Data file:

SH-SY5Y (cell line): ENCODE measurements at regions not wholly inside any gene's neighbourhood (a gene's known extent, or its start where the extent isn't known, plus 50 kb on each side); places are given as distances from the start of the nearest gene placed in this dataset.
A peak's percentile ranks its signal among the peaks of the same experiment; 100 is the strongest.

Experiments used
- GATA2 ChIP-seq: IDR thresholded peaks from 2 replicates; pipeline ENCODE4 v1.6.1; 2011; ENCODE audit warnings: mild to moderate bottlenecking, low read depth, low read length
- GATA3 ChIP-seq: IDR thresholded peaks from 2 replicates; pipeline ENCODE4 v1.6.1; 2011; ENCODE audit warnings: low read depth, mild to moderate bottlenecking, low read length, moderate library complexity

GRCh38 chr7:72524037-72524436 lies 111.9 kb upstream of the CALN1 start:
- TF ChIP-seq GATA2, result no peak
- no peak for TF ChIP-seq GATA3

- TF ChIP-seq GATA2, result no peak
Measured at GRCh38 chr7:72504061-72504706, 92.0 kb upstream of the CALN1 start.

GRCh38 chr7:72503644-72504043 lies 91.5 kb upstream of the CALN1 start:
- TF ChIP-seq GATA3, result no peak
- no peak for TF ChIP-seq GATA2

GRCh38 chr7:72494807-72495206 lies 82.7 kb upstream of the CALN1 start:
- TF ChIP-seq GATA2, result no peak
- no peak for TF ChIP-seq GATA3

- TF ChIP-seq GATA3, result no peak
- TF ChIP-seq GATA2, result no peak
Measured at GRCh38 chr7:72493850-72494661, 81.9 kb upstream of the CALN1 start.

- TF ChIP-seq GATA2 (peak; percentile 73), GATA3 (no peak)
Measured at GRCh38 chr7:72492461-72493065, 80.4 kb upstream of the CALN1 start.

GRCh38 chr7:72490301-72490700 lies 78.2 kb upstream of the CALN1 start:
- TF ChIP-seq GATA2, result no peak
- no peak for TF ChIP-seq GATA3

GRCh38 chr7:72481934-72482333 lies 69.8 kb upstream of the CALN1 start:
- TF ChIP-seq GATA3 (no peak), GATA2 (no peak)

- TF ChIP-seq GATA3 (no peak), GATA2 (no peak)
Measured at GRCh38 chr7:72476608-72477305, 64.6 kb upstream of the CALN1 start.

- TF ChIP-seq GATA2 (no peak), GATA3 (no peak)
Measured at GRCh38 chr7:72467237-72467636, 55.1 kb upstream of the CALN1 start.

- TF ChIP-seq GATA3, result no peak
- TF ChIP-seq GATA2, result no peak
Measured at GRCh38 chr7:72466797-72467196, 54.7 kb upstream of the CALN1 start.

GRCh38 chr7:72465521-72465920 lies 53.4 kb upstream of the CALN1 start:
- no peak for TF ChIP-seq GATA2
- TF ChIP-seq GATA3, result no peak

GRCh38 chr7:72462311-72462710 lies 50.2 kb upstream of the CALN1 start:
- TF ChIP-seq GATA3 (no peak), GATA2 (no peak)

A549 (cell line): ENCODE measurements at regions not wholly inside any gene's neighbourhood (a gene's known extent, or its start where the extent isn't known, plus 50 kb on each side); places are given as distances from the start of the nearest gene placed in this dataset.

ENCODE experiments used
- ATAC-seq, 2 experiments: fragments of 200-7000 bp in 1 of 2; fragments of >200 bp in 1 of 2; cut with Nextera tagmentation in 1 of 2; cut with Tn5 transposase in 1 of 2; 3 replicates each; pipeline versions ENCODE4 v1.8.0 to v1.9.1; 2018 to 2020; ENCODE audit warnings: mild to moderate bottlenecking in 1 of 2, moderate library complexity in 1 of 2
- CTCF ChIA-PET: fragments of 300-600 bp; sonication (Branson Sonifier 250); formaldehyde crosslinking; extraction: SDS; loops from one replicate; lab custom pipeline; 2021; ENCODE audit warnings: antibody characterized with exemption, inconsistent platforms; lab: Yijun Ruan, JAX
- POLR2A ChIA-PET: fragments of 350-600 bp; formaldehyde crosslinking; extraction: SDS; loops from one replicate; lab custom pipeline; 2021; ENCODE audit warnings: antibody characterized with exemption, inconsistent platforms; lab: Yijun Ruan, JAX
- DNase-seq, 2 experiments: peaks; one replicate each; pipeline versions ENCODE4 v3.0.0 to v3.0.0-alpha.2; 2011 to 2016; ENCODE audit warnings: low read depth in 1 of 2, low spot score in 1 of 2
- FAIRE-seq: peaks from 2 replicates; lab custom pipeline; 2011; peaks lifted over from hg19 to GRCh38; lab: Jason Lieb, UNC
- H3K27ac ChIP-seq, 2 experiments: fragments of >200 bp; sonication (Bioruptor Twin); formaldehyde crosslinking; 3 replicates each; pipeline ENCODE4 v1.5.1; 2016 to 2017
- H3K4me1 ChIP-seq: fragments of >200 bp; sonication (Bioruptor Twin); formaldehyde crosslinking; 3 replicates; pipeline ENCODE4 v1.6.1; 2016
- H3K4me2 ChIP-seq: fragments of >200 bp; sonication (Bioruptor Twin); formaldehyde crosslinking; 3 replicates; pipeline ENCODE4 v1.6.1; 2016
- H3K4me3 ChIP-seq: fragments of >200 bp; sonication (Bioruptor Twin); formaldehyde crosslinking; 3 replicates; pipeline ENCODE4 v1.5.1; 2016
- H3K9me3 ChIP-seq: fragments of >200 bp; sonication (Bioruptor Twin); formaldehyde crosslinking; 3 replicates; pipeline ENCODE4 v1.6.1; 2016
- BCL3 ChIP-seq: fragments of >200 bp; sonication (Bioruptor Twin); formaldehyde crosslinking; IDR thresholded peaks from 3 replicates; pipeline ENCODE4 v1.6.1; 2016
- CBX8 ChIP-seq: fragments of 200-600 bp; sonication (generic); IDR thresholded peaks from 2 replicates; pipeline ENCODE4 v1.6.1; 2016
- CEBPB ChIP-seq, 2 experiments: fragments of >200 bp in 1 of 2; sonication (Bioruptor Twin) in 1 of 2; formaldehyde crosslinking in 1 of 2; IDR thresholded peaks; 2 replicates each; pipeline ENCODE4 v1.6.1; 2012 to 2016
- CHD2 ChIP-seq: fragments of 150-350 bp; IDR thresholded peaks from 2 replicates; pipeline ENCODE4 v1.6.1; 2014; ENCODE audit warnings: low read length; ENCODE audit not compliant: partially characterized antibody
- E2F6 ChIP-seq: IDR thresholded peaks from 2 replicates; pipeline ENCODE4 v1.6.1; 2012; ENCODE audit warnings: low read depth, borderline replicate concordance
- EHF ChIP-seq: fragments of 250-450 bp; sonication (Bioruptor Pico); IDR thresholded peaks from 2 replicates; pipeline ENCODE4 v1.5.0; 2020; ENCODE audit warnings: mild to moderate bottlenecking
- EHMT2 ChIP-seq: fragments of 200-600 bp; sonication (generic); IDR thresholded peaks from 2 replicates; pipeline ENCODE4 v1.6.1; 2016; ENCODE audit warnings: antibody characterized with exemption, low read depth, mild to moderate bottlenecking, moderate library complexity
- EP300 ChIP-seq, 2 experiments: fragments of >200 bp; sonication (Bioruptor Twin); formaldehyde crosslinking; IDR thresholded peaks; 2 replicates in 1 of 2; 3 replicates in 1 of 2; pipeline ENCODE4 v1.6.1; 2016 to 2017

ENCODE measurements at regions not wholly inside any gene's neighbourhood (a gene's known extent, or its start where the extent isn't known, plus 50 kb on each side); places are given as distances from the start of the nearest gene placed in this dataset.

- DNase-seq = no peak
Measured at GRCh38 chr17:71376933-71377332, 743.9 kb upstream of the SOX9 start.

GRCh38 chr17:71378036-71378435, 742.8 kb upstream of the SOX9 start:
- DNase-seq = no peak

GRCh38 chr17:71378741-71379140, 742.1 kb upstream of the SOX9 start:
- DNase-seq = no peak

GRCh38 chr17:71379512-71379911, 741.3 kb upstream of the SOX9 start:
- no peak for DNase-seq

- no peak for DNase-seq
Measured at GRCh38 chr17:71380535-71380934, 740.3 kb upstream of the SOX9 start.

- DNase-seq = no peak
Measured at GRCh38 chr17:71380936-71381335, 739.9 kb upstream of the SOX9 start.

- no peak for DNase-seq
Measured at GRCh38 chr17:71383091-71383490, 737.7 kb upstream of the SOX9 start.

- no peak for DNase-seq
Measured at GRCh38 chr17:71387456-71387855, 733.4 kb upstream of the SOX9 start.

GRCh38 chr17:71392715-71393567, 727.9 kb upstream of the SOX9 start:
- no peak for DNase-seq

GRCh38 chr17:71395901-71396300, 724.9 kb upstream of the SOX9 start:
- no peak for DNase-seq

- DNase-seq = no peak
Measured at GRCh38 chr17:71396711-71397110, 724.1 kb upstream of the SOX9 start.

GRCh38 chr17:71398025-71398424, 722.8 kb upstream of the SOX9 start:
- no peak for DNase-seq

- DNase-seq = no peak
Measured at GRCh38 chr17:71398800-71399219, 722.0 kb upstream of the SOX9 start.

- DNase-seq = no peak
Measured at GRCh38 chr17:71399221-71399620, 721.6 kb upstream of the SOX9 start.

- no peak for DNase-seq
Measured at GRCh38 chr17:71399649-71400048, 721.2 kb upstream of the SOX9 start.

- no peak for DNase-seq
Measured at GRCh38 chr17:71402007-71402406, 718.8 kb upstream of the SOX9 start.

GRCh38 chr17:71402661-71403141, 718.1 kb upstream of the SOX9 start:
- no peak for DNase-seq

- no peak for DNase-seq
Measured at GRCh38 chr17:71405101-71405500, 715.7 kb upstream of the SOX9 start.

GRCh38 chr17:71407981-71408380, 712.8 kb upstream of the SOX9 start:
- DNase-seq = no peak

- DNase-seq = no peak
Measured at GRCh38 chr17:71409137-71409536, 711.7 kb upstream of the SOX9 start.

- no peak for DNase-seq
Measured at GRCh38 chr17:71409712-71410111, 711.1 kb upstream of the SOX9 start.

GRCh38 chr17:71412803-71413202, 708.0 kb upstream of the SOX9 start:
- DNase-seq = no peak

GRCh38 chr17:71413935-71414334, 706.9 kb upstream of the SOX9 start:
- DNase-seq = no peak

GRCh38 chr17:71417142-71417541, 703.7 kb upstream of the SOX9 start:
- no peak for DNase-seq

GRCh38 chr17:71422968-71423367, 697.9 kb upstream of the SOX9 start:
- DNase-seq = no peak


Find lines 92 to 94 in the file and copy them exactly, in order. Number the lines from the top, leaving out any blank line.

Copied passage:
GRCh38 chr17:71402661-71403141, 718.1 kb upstream of the SOX9 start:
- no peak for DNase-seq

- no peak for DNase-seq